I’m currently about 50 pages into Heather Paxson’s fascinating new book, “The Life of Cheese: Crafting Food and Value in America”, but can already strongly recommend it. Paxson, an anthropologist, takes an anthropologist’s approach to studying the world of cheese; living with the cheesemakers and farmers, observing their daily routines, bringing back in-depth and thoughtful reports from the field that delve into the economics, cultures, philosophies and technical practicalities of the cheesemaking process.
Although I can’t yet offer a detailed review, I can say, from what I’ve read, that anyone considering a jump into the world of cheesemaking should read this book; Paxson does a good job of revealing the economic and practical challenges (and they can be quite daunting) that any micro-creamery would face, and seeks to dispel some of the romanticism surrounding the idea of the pastoral rural life, that might attract, say, a city-dwelling office worker to give up economic security and stability in exchange for a life of cheesemaking (cough).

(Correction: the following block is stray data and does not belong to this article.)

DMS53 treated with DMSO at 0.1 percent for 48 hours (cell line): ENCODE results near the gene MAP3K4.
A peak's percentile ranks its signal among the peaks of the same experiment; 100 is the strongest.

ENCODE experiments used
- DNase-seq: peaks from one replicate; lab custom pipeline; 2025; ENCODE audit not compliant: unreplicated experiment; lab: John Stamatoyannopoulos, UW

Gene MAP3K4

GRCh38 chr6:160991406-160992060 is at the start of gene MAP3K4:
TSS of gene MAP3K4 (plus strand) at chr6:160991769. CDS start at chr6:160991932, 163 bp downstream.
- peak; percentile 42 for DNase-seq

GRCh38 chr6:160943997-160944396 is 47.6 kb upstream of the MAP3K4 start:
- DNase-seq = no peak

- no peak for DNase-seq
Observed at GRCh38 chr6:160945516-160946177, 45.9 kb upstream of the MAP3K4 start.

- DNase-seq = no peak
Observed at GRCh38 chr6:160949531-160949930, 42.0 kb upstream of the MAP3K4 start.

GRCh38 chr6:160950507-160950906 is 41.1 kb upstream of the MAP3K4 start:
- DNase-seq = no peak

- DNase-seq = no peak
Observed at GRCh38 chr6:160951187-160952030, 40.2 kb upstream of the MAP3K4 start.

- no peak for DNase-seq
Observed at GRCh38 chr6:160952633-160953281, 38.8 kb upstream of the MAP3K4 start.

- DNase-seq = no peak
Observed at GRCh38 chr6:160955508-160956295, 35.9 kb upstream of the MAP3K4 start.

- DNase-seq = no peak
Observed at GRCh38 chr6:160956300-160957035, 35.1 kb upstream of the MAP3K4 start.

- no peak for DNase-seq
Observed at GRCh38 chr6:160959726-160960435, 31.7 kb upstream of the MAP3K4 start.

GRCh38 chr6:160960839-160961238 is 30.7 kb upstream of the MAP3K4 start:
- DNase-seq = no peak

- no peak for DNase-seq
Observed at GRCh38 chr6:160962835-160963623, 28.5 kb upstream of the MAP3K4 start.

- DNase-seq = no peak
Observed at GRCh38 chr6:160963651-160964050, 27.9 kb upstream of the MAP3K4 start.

At the same time, she also explores how that mythology is so important to the relationship that the makers have with their customers; cheese is often sold with a story surrounding it, the creation myth of who the farmer is, what the farm and its animals lives are like, how the essence of the location of production find their way into the cheese. What might get lost, as we wax rhapsodic about the humble New England sheep or goat farm and their magical wheels of cheese are the economic realities of their life: some might have no health insurance, seven-day work weeks, razor-thin profit margins, while others make it work due to a second job, a family trust fund to draw on, or money earned in a previous life in corporate America.
The Scientific American blog, Oscillator has a review of the book that also delves into the worlds of terroir, microbial ecosystems, and the biologically symbiotic relationship between cheesemaker and cheese (read the full review here):